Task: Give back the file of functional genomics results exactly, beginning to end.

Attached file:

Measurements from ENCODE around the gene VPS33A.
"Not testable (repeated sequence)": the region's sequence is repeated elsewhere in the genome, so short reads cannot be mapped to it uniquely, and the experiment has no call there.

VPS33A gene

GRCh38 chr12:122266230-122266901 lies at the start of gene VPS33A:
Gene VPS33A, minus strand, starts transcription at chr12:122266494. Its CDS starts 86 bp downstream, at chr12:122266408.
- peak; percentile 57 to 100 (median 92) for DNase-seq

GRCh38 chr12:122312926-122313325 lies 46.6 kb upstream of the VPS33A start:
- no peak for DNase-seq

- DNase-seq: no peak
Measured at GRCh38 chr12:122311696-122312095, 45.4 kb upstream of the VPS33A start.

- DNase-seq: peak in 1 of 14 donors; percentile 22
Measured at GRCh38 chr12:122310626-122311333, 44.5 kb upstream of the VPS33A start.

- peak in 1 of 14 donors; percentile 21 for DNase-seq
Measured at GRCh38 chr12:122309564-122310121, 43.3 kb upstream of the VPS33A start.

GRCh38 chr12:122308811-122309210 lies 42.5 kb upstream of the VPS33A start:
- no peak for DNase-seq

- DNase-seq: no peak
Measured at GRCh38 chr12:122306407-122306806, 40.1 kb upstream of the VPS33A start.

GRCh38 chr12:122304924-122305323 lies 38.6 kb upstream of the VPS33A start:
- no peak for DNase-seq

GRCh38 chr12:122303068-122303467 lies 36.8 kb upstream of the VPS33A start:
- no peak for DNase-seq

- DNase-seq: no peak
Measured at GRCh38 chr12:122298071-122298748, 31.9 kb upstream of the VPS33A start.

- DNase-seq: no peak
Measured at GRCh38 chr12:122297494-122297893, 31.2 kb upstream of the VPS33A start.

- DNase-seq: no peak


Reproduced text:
Measurements from ENCODE around the gene VPS33A.
"Not testable (repeated sequence)": the region's sequence is repeated elsewhere in the genome, so short reads cannot be mapped to it uniquely, and the experiment has no call there.

VPS33A gene

GRCh38 chr12:122266230-122266901 lies at the start of gene VPS33A:
Gene VPS33A, minus strand, starts transcription at chr12:122266494. Its CDS starts 86 bp downstream, at chr12:122266408.
- peak; percentile 57 to 100 (median 92) for DNase-seq

GRCh38 chr12:122312926-122313325 lies 46.6 kb upstream of the VPS33A start:
- no peak for DNase-seq

- DNase-seq: no peak
Measured at GRCh38 chr12:122311696-122312095, 45.4 kb upstream of the VPS33A start.

- DNase-seq: peak in 1 of 14 donors; percentile 22
Measured at GRCh38 chr12:122310626-122311333, 44.5 kb upstream of the VPS33A start.

- peak in 1 of 14 donors; percentile 21 for DNase-seq
Measured at GRCh38 chr12:122309564-122310121, 43.3 kb upstream of the VPS33A start.

GRCh38 chr12:122308811-122309210 lies 42.5 kb upstream of the VPS33A start:
- no peak for DNase-seq

- DNase-seq: no peak
Measured at GRCh38 chr12:122306407-122306806, 40.1 kb upstream of the VPS33A start.

GRCh38 chr12:122304924-122305323 lies 38.6 kb upstream of the VPS33A start:
- no peak for DNase-seq

GRCh38 chr12:122303068-122303467 lies 36.8 kb upstream of the VPS33A start:
- no peak for DNase-seq

- DNase-seq: no peak
Measured at GRCh38 chr12:122298071-122298748, 31.9 kb upstream of the VPS33A start.

- DNase-seq: no peak
Measured at GRCh38 chr12:122297494-122297893, 31.2 kb upstream of the VPS33A start.

- DNase-seq: no peak